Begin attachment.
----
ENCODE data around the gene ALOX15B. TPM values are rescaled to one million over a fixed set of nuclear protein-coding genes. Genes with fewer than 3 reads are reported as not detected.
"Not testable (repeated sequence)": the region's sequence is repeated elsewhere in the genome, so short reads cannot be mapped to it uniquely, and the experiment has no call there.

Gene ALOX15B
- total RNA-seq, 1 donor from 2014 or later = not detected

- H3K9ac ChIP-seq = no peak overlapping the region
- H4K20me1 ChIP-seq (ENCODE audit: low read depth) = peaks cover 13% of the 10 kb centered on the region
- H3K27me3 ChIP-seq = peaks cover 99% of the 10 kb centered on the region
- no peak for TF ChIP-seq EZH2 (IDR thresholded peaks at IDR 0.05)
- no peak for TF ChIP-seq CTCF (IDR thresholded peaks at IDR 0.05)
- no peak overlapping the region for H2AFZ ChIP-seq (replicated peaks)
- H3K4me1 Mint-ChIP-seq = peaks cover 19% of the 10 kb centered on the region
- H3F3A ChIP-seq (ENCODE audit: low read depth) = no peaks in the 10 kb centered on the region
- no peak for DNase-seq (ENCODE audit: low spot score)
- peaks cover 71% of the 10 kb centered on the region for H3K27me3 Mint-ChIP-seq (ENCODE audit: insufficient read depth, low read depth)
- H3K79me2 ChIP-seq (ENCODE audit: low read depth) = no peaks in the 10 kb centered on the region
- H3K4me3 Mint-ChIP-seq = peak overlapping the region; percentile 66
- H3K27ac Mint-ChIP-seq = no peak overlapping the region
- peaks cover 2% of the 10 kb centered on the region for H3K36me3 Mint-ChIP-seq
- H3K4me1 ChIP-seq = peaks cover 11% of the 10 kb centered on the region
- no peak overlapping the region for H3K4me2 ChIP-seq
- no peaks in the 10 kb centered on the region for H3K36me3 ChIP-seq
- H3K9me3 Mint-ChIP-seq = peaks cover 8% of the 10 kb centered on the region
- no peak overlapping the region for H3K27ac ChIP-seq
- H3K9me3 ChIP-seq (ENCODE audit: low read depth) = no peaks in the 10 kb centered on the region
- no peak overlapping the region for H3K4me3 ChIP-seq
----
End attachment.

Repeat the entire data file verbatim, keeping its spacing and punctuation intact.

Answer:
ENCODE data around the gene ALOX15B. TPM values are rescaled to one million over a fixed set of nuclear protein-coding genes. Genes with fewer than 3 reads are reported as not detected.
"Not testable (repeated sequence)": the region's sequence is repeated elsewhere in the genome, so short reads cannot be mapped to it uniquely, and the experiment has no call there.

Gene ALOX15B
- total RNA-seq, 1 donor from 2014 or later = not detected

- H3K9ac ChIP-seq = no peak overlapping the region
- H4K20me1 ChIP-seq (ENCODE audit: low read depth) = peaks cover 13% of the 10 kb centered on the region
- H3K27me3 ChIP-seq = peaks cover 99% of the 10 kb centered on the region
- no peak for TF ChIP-seq EZH2 (IDR thresholded peaks at IDR 0.05)
- no peak for TF ChIP-seq CTCF (IDR thresholded peaks at IDR 0.05)
- no peak overlapping the region for H2AFZ ChIP-seq (replicated peaks)
- H3K4me1 Mint-ChIP-seq = peaks cover 19% of the 10 kb centered on the region
- H3F3A ChIP-seq (ENCODE audit: low read depth) = no peaks in the 10 kb centered on the region
- no peak for DNase-seq (ENCODE audit: low spot score)
- peaks cover 71% of the 10 kb centered on the region for H3K27me3 Mint-ChIP-seq (ENCODE audit: insufficient read depth, low read depth)
- H3K79me2 ChIP-seq (ENCODE audit: low read depth) = no peaks in the 10 kb centered on the region
- H3K4me3 Mint-ChIP-seq = peak overlapping the region; percentile 66
- H3K27ac Mint-ChIP-seq = no peak overlapping the region
- peaks cover 2% of the 10 kb centered on the region for H3K36me3 Mint-ChIP-seq
- H3K4me1 ChIP-seq = peaks cover 11% of the 10 kb centered on the region
- no peak overlapping the region for H3K4me2 ChIP-seq
- no peaks in the 10 kb centered on the region for H3K36me3 ChIP-seq
- H3K9me3 Mint-ChIP-seq = peaks cover 8% of the 10 kb centered on the region
- no peak overlapping the region for H3K27ac ChIP-seq
- H3K9me3 ChIP-seq (ENCODE audit: low read depth) = no peaks in the 10 kb centered on the region
- no peak overlapping the region for H3K4me3 ChIP-seq